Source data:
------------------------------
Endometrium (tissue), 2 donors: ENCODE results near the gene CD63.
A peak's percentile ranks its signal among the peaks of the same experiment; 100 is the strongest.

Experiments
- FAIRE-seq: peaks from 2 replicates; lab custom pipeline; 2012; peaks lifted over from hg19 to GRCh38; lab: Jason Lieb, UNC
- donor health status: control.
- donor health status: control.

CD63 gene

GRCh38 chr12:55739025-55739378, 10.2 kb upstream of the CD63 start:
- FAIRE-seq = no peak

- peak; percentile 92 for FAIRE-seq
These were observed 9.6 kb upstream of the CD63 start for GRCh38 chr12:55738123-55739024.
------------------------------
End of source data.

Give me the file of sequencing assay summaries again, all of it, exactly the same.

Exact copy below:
Endometrium (tissue), 2 donors: ENCODE results near the gene CD63.
A peak's percentile ranks its signal among the peaks of the same experiment; 100 is the strongest.

Experiments
- FAIRE-seq: peaks from 2 replicates; lab custom pipeline; 2012; peaks lifted over from hg19 to GRCh38; lab: Jason Lieb, UNC
- donor health status: control.
- donor health status: control.

CD63 gene

GRCh38 chr12:55739025-55739378, 10.2 kb upstream of the CD63 start:
- FAIRE-seq = no peak

- peak; percentile 92 for FAIRE-seq
These were observed 9.6 kb upstream of the CD63 start for GRCh38 chr12:55738123-55739024.